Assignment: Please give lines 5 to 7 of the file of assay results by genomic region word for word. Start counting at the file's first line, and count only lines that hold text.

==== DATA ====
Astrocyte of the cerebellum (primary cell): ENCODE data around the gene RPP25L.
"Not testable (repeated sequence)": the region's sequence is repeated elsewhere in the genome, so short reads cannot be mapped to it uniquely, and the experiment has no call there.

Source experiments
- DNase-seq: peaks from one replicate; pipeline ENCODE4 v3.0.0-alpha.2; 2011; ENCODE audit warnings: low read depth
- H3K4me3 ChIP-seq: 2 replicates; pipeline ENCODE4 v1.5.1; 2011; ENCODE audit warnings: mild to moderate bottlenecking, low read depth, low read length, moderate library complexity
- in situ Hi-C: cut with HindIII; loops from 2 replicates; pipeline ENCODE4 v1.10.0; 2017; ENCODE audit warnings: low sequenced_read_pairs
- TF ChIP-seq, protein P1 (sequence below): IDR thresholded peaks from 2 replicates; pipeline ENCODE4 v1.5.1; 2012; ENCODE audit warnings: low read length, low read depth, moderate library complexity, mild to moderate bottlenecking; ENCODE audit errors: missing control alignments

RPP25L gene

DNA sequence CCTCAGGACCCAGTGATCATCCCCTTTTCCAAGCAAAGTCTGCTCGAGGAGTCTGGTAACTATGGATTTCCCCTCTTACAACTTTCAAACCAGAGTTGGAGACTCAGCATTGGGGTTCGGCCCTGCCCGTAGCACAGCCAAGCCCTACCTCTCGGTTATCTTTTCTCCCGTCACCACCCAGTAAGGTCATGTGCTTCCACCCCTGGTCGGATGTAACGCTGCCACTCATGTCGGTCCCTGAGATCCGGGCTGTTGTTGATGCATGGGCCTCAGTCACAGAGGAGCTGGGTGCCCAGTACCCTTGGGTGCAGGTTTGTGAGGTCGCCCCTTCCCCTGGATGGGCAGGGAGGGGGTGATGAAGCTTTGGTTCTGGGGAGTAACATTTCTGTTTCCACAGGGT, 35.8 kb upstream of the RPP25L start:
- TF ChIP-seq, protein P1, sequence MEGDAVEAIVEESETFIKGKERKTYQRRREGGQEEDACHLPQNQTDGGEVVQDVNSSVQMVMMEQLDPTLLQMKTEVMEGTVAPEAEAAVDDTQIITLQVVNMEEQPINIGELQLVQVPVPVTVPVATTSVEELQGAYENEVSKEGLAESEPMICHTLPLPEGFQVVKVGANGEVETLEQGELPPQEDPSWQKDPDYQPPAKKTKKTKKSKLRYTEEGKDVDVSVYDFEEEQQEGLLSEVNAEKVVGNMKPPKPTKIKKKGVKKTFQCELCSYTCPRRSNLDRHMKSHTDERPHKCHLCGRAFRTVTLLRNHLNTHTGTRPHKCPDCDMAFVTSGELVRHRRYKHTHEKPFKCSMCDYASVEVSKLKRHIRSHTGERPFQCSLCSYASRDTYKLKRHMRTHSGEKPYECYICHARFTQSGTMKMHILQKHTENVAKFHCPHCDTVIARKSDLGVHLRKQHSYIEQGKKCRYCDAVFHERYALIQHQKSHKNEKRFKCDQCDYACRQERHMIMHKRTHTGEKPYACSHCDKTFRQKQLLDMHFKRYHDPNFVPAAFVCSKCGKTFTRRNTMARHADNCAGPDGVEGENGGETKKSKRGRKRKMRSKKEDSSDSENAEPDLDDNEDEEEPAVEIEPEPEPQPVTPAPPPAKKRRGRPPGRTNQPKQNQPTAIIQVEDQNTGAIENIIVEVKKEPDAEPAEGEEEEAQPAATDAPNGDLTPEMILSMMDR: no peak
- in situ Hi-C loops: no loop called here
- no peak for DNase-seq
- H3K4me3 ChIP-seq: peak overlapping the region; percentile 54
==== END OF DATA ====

- H3K4me3 ChIP-seq: 2 replicates; pipeline ENCODE4 v1.5.1; 2011; ENCODE audit warnings: mild to moderate bottlenecking, low read depth, low read length, moderate library complexity
- in situ Hi-C: cut with HindIII; loops from 2 replicates; pipeline ENCODE4 v1.10.0; 2017; ENCODE audit warnings: low sequenced_read_pairs
- TF ChIP-seq, protein P1 (sequence below): IDR thresholded peaks from 2 replicates; pipeline ENCODE4 v1.5.1; 2012; ENCODE audit warnings: low read length, low read depth, moderate library complexity, mild to moderate bottlenecking; ENCODE audit errors: missing control alignments